2019 Toyota RAV4 Review: Why It Will Hit 500,000 Sales Per Year in No Time

2019 Toyota RAV4

Toyota drove the boring out of the 2019 RAV4. The sales leader among compact SUVs is likely to soar past a half-million sales by 2020 and extend its dominance as the best-selling vehicle in America that isn’t designed for a gun rack. It’s that good. The 2019 RAV4 looks better outside and feels better inside. Toyota has a nearly complete driver assist/safety system standard on all trim lines. A hybrid RAV4 is just $800 more than its gasoline counterpart. The Adventure RAV4 will make Subaru Forester owners sit up and take notice.

The RAV4’s faults are few: The four-cylinder engine gets buzzy when pushed, there’s no turbo for added oomph, and the V6 RAV4 remains gone and will not be coming back. Instead, for performance, Toyota points you to the hybrid trim lines that use the electric motor as a turbo to make the RAV4 hit 60 mph quickly and then settle down to return 40 mpg at steady highway cruising speed.

Drive the new RAV4 and you’ll be taken immediately by the big step up in cockpit quality, noise control, and — yes — driving enjoyment. Back seat passengers are comfortable even on medium-long trips, although tall rear-seat passengers make take issue with Toyota’s lowering the roofline (and the roof rack above) by an inch for a sleeker look.

I was impressed by how well all the all-wheel-drive RAV4s handled unpaved roads and undulating terrain, even the hybrids with gas-engine power in front and electric drive in back. The non-hybrids have mechanical torque vectoring to distribute power the wheels that need it. On the higher trim lines, the driveshaft decouples to reduce friction. Toyota estimates fuel economy will range from 41 mpg city, 37 mpg highway, 39 mpg combined for all hybrid RAV4s down to 24/32/27 for the Adventure and Limited AWD grades. All other models should get about 29 mpg combined.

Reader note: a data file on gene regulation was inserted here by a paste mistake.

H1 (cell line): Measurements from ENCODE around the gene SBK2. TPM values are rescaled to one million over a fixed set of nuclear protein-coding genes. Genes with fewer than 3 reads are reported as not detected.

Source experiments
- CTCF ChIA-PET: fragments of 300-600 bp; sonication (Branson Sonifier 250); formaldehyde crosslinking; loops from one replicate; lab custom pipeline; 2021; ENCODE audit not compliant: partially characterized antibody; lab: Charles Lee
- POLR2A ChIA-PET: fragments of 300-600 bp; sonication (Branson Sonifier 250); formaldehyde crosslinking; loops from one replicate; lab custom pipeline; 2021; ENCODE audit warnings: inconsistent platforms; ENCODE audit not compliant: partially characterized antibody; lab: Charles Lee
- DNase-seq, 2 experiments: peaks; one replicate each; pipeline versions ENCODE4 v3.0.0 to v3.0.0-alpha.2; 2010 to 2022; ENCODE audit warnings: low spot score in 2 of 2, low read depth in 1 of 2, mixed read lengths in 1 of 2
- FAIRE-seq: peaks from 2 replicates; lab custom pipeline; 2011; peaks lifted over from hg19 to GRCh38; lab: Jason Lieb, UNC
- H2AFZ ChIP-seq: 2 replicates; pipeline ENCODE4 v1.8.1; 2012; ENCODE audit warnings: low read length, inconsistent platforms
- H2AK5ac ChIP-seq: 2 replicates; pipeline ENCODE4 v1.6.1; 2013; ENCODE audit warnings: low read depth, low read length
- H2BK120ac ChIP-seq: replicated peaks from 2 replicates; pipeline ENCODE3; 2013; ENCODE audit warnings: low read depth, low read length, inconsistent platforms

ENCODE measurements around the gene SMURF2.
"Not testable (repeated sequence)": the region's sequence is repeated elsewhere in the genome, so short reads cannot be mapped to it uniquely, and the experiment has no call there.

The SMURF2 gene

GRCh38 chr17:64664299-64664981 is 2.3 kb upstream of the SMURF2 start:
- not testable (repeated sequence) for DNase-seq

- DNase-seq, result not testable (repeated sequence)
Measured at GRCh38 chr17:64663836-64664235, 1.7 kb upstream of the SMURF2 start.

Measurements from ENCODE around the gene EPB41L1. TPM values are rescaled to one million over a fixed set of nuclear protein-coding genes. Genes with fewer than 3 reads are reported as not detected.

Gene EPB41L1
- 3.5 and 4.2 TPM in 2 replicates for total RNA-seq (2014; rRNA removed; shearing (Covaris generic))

The Toyota Safety Sense 2.0 suite has a measure of self-driving on highways between adaptive cruise control, lane departure warning, and what Toyota calls lane tracing assist, which essentially steers the vehicle toward the center of the lane. It’s useful on road trips and in dense commuter traffic. TSS 2.0 also includes a pre-collision warning and braking system, automatic high beams, and road sign recognition. TSS lacks blind spot detection and rear cross traffic alert (and braking), but it’s standard on all but the entry trim line, where it’s a $500 option. Toyota (and Honda) are taking the lead in providing key safety features standard or near-standard, and embarrassing premium automakers.

Toyota also has embedded telematics, which includes the ability to track your car from your smartphone, or to query battery state of charge or gasoline levels from Amazon Alexa, but only on Android phones. Conversely, Toyota offers Apple CarPlay but not Android Auto. Toyota believes Android needs more robust security.

Toyota RAV4 sales doubled in five years and were up l6 percent in 2017. Only three cars in the top 50 had bigger 2017 gains than the RAV4 and all were new models. Note: The Nissan Rogue entry is a conflation of sales reported for the regular Nissan Rogue, comparable to the RAV4, and the subcompact Rogue Sport.

The 2019 Toyota RAV4 may well be the best compact mainstream SUV overall without being best in any one category other than predicted reliability and predicted hybrid reliability. The Mazda CX-5 is better at handling and providing a class-above cockpit. The Subaru Forester has been (in the past, at least) a more capable light-duty off-roader and snow-country vehicle. The Honda CR-V and the Kia Sportage/Hyundai Tucson are desirable all-around vehicles; the CR-V in the past has been seen as sportier than the RAV4 until now. Nissan Rogue is one of the price leaders and offers ProPilot Assist semi-autonomous driving.

In the past, the RAV4 gave you appliance-like reliability and good fuel economy. Toyota stepped up the game with generation five: a sportier feel, much-improved interior, better ride and handling, onboard telematics, and the safety suite. If you want performance, there’s no turbo-four, but the hybrid’s electric motor does the same thing and you’ll likely top 40 mpg on the highway.